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Old 11-09-07, 02:59 PM   #5
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All meat has bacteria in it. When you freeze meat, that puts the bacteria in suspension so that it does not reproduce. It doesn't DIE, either.

When you thaw out meat in the fridge, the bacteria becomes awake again but is slower in activity (that is why they say not to thaw meat outside of the fridge). Thawing meat in warm water is worse.

If you do not cook the meat right away, the bacteria has a chance to multiply, thus increases chances of more yuckies. Refreezing the new bacteria than thawing it out gives that double the chance.
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Old 11-09-07, 03:03 PM   #6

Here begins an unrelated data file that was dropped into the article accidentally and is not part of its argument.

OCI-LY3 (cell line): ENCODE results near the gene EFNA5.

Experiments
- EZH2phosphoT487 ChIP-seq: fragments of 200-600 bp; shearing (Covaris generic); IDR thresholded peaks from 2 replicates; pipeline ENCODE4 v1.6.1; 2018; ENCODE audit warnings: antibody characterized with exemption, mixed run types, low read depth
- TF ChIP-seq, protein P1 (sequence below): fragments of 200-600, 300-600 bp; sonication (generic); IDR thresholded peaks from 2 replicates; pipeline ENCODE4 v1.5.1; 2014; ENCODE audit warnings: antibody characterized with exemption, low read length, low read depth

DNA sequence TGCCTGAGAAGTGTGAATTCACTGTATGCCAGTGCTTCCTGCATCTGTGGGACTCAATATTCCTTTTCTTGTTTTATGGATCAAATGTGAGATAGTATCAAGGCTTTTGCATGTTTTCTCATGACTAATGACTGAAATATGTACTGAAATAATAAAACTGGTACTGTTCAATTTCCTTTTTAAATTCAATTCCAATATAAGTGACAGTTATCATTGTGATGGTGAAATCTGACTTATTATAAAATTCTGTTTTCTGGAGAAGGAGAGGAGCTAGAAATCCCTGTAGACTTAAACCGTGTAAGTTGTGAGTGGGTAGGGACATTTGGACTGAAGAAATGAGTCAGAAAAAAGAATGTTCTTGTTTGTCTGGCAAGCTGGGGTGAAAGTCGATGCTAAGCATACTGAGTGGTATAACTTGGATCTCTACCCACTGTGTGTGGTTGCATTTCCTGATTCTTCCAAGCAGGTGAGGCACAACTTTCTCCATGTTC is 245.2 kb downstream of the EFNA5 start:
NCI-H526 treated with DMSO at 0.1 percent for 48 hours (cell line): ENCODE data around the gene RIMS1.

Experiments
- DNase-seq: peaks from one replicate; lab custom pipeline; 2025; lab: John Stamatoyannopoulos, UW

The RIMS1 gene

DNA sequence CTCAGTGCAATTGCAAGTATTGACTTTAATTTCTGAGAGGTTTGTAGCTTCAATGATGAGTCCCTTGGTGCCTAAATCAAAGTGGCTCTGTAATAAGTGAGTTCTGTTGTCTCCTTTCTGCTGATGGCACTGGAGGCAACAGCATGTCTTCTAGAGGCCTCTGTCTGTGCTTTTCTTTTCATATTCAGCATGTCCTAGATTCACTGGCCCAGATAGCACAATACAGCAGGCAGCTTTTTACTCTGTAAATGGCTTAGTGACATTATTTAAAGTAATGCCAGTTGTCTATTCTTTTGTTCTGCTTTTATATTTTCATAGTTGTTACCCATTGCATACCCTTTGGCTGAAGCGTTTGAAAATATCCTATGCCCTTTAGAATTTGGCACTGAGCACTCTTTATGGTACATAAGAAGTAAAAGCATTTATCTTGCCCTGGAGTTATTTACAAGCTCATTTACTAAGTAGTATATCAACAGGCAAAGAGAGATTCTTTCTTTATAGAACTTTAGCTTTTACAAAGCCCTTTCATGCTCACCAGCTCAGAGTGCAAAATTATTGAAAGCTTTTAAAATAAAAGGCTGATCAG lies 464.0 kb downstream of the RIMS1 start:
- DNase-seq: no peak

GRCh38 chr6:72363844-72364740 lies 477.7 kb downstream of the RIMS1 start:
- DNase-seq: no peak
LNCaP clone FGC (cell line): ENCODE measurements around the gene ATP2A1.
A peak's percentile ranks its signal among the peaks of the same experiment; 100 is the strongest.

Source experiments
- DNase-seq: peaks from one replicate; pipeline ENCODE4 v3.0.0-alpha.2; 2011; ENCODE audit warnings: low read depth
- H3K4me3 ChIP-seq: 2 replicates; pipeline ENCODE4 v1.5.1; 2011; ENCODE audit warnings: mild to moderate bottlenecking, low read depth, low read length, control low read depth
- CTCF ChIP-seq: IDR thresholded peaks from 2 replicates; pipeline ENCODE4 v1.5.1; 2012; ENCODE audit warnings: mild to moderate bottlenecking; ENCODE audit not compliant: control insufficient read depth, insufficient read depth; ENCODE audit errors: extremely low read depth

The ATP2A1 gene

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Originally Posted by Nicodemus View Post
I have yet to hear a convincing explanation.

Can Foo be my answer?
you're english right?

if so, go ahead. it'll be so overcooked, it won't matter.
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Old 11-09-07, 03:05 PM   #7
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Quote:
Originally Posted by Nicodemus View Post
I have yet to hear a convincing explanation.

Can Foo be my answer?
My understanding only, no warrenties stated or implied. If you die it is your fault.

I think this relates mainly to the 'traditional' methods of thawing meat. Take that roast out in hte morning and put it on the counter to thaw. Fairly safe, but it spends some time in a temperature range where bacteria can grow. But not long enough to be a problem. Remember the initial freezing was from refrigrated to frozen.